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R. G. Johnson Co. v. Marchiando.

September 13, 1950

R. G. JOHNSON CO.
v.
MARCHIANDO.



Author: Duffy

Before KERNER, DUFFY and LINDLEY, Circuit Judges.

DUFFY, Circuit Judge.

This is an appeal from a preliminary injunction issued May 25, 1950, as well as from a temporary restraining order theretofore issued, whereby the defendants individually and the Progressive Mine Workers of America, District No. 1, its officers, agents, servants and employees, were enjoined and restrained in the particulars hereinafter set forth.

The plaintiff is a Delaware corporation. The individual defendants are residents of Illinois.Defendant Progressive Mine Workers of America, District No. 1 (hereinafter called "Progressive Mine Workers"), is an unincorporated labor union with principal offices in Springfield, Illinois. Freeman Coal Mining Corporation 'hereinafter called "Freeman") is an Illinois corporation.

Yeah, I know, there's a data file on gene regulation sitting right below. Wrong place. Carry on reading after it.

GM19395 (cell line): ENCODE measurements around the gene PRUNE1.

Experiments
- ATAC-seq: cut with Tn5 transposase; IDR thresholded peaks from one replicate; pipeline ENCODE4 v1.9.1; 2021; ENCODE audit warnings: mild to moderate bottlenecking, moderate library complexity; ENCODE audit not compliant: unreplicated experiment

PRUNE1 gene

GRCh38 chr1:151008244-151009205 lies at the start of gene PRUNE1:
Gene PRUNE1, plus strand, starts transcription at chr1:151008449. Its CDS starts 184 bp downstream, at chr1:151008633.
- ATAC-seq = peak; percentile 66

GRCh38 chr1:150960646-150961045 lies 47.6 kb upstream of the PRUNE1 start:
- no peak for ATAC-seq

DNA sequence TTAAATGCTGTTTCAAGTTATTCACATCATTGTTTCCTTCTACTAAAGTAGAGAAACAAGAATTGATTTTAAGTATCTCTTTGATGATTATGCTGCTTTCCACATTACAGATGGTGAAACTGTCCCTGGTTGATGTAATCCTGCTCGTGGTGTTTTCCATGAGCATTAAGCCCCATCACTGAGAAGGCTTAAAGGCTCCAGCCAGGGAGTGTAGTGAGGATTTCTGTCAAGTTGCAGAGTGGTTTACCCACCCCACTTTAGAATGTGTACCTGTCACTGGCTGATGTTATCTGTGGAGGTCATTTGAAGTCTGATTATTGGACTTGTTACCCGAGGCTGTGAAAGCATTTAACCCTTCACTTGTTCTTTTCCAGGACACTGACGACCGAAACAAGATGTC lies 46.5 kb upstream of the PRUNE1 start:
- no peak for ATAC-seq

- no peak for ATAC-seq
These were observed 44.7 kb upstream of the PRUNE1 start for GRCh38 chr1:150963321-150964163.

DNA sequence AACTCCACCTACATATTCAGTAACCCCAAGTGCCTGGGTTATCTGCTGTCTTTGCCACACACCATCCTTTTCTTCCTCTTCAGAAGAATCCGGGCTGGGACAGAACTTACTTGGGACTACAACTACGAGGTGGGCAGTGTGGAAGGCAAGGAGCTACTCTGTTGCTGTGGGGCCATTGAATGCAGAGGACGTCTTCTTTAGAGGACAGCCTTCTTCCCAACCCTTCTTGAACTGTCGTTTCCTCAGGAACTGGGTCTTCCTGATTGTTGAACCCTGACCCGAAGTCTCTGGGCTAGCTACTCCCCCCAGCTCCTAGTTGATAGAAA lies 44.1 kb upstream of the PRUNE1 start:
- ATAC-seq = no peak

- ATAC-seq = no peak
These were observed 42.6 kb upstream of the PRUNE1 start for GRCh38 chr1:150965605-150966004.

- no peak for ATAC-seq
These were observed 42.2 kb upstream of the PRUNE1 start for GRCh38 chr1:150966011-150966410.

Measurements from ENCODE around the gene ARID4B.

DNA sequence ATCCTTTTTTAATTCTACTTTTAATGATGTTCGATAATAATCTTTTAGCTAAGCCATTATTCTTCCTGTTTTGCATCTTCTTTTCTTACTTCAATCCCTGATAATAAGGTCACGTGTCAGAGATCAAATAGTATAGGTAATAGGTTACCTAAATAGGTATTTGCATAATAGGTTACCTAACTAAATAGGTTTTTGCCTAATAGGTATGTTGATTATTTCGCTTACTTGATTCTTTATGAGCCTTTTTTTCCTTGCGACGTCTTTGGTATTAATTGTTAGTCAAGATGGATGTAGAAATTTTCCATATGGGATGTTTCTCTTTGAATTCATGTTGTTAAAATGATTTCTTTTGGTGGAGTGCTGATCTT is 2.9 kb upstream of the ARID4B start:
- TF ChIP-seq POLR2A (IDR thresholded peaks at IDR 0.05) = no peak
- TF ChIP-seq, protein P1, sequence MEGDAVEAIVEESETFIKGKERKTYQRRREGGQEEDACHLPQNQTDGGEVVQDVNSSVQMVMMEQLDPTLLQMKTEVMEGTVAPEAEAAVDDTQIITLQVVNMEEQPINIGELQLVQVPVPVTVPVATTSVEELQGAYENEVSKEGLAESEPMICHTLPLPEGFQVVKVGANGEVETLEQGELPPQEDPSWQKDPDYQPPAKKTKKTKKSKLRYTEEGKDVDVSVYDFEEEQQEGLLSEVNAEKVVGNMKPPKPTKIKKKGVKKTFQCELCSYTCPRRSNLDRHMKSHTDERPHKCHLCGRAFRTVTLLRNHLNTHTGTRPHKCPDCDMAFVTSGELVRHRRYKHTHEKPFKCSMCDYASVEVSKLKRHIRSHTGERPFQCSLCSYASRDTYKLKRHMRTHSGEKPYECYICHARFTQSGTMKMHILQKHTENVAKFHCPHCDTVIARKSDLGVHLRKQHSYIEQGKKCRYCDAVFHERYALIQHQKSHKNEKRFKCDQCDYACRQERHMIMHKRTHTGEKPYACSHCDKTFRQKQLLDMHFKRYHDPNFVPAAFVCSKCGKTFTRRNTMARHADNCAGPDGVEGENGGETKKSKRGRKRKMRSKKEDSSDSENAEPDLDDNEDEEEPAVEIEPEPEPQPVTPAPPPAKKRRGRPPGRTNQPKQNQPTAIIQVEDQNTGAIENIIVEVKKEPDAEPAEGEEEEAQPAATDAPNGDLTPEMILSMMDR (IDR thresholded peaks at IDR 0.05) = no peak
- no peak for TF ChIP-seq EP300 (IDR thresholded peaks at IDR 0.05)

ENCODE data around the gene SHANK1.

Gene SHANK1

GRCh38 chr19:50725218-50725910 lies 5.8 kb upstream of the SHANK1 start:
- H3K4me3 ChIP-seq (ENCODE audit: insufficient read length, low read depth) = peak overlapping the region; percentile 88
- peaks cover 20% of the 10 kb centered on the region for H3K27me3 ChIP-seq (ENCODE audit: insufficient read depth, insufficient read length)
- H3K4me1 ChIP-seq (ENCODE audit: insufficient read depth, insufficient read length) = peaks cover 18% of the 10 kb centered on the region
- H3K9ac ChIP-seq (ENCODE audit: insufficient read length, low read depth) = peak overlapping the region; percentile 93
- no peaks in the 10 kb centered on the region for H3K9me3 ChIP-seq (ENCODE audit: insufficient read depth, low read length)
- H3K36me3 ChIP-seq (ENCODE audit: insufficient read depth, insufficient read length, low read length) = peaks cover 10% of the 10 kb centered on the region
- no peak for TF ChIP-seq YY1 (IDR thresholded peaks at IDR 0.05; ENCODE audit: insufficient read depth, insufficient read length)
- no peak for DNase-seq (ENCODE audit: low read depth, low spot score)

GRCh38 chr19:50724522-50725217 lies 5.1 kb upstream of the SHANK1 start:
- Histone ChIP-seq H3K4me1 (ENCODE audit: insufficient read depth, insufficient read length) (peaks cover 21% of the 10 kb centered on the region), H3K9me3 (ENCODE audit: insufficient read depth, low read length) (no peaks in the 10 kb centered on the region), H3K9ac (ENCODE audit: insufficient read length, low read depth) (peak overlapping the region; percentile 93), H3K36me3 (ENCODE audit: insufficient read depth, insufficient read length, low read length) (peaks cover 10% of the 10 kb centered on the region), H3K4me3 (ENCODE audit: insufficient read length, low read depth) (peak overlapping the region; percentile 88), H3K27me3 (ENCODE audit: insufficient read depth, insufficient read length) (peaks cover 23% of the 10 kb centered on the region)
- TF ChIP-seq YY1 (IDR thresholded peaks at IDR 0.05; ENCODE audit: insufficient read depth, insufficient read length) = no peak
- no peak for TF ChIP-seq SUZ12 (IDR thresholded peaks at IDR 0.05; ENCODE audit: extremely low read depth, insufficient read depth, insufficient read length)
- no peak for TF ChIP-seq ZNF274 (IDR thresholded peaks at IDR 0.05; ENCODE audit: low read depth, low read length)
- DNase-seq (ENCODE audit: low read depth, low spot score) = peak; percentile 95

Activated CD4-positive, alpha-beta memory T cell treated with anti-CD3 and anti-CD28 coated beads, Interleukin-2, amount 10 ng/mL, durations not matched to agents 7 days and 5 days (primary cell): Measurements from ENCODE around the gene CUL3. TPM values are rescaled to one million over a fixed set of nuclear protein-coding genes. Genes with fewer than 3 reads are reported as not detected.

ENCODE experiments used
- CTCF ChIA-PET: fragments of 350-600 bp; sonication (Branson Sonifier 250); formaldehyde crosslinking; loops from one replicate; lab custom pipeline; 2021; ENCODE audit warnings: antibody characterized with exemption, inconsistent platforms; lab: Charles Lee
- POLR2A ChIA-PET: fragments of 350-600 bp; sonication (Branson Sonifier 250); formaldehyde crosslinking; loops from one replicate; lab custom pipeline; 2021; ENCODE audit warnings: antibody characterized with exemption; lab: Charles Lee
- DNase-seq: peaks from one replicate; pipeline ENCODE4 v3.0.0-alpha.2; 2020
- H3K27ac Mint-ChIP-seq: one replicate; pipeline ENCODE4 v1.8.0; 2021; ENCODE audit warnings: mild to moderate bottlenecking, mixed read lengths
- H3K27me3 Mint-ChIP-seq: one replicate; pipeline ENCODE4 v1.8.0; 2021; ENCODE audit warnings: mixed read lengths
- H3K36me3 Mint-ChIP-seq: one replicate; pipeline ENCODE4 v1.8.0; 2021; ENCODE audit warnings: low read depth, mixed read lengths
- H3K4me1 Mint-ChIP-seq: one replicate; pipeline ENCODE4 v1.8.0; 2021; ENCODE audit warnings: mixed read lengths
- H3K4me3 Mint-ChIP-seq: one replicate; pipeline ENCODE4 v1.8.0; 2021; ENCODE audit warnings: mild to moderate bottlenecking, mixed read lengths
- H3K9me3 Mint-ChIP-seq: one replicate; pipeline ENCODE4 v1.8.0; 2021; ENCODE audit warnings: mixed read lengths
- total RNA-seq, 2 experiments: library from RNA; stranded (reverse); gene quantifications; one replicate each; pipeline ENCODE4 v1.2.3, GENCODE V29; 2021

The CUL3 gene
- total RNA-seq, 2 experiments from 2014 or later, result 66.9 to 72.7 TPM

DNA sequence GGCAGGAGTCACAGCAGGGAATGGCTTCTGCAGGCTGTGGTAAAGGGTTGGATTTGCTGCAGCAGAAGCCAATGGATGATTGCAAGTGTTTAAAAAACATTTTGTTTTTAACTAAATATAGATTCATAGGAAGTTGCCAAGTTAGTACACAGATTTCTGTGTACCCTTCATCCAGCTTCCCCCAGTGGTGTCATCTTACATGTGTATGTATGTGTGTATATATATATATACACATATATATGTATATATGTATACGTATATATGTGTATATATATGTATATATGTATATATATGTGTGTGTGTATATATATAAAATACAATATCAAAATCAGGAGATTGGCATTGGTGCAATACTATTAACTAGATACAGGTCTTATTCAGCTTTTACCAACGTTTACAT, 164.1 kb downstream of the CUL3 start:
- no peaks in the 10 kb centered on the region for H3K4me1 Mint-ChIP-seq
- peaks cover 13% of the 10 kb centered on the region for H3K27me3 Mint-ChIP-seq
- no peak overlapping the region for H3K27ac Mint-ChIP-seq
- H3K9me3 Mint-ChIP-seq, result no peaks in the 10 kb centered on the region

Freeman owned a coal mine site near Farmersville, Montgomery County, Illinois. On April 21, 1950, plaintiff entered into a written contract with Freeman to construct a main hoisting shaft and an auxiliary shaft on said premises. The contract provided that Freeman was to pay plaintiff $400,000 and that "contractor (plaintiff) shall furnish all labor and material (with the exception of the material to be supplied by Owner as provided in the specifications hereinbefore referred to)."*fn1 In Paragraph 2 it was provided, "Contractor shall furnish all equipment, tools and facilities which may be required * * *." The contract also provided: "10. Contractor has represented that his personnel are members of The United Mine Workers of America. Contractor shall at all times enforce strict discipline among his employees and shall not employ on the work any unfit person or anyone not skilled in the work assigned to him or any person not acceptable to Owner."